Halocarpus biformis (Hook.) Quinn

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Credits

Article from New Trees, Ross Bayton & John Grimshaw

Recommended citation
'Halocarpus biformis' from the website Trees and Shrubs Online (treesandshrubsonline.org/articles/halocarpus/halocarpus-biformis/). Accessed 2019-12-12.

Genus

Synonyms

  • Dacrydium biforme (Hooker) Pilger

Other species in genus

Glossary

References

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Credits

Article from New Trees, Ross Bayton & John Grimshaw

Recommended citation
'Halocarpus biformis' from the website Trees and Shrubs Online (treesandshrubsonline.org/articles/halocarpus/halocarpus-biformis/). Accessed 2019-12-12.

Small tree to 10 m, 60 cm dbh. Bark silver-grey, peeling in small flakes, exposing a reddish brown inner layer. Branches stout, spreading, to make a rounded crown; in exposed sites it forms a compact shrub; branchlets 3–4 mm diameter, quadrangular. Juvenile leaves spreading, linear, 1–2 × 0.15–0.3 cm, narrowed into a short, twisted petiole, midvein usually distinct. Mature leaves scale-like, densely imbricate, appressed to the stem, 2 mm long, blunt, very thick with translucent margins, prominently keeled. Male strobili solitary, c.4 mm long, at the tips of branchlets. Female cones solitary or paired. Seeds 2–3 mm with orange aril, produced rather irregularly. Allan 1961, Salmon 1996. Distribution NEW ZEALAND: North Is., South Is., Stewart Is. Habitat Forests and scrub above the treeline, between 0 and 1400 m asl. USDA Hardiness Zone 8–9. Conservation status Lower Risk. Illustration Van Gelderen & van Hoey Smith 1996; NT387, NT445.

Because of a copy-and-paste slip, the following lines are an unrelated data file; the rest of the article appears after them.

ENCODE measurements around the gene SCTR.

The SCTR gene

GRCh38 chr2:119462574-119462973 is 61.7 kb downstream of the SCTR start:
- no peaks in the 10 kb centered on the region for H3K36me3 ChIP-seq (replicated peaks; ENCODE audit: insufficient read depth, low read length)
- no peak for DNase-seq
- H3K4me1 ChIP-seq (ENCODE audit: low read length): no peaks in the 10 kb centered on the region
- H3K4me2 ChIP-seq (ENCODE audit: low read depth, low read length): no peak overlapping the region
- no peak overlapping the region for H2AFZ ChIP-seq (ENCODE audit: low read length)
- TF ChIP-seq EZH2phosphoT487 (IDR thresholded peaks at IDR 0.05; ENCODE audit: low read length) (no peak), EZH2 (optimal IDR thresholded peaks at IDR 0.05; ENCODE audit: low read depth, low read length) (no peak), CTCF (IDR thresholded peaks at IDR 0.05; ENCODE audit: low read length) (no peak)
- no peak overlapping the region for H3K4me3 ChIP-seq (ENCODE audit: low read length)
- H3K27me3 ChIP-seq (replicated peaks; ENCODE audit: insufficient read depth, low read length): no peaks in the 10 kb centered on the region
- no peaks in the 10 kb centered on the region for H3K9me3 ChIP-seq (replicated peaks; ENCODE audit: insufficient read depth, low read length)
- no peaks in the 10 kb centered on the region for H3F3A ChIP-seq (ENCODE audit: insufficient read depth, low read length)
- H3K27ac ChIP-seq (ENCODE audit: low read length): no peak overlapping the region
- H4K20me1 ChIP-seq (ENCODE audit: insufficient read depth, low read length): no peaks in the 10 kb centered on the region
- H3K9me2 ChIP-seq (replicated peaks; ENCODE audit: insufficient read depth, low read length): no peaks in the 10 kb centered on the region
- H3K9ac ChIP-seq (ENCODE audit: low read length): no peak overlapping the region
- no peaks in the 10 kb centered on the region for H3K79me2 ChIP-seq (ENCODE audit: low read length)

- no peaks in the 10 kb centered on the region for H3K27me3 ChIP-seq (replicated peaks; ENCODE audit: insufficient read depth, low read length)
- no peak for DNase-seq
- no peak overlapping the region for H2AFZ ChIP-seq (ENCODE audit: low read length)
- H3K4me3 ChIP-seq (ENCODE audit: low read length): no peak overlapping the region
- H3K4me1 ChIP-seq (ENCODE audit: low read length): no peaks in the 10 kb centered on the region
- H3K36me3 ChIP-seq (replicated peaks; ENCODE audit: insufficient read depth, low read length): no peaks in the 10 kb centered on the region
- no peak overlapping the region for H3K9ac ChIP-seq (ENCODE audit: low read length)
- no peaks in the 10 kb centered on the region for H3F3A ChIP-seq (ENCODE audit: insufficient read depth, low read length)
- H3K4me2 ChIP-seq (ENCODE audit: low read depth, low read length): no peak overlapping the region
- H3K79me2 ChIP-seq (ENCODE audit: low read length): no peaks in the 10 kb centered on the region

Halocarpus biformis is well named, as the transition from juvenile to adult growth can be very abrupt on a single shoot (see Figure 50, p. 445) – although tufts of juvenile growth can appear even on an otherwise fully mature specimen. In the wild it forms a compact small tree, with very dense wood, but in cultivation in the northern hemisphere it is as yet only a small shrub. Jan De Langhe has recorded it at Jardin botanique de la Roche Fauconnière, Cherbourg, France, and at Trengwainton in Cornwall (J. De Langhe, pers. comm. 2007), but the only living specimen seen in the research for the current work grows at Tregrehan: a 1996 accession, 80 cm tall in 2005. The new growth on juvenile shoots is bright green.


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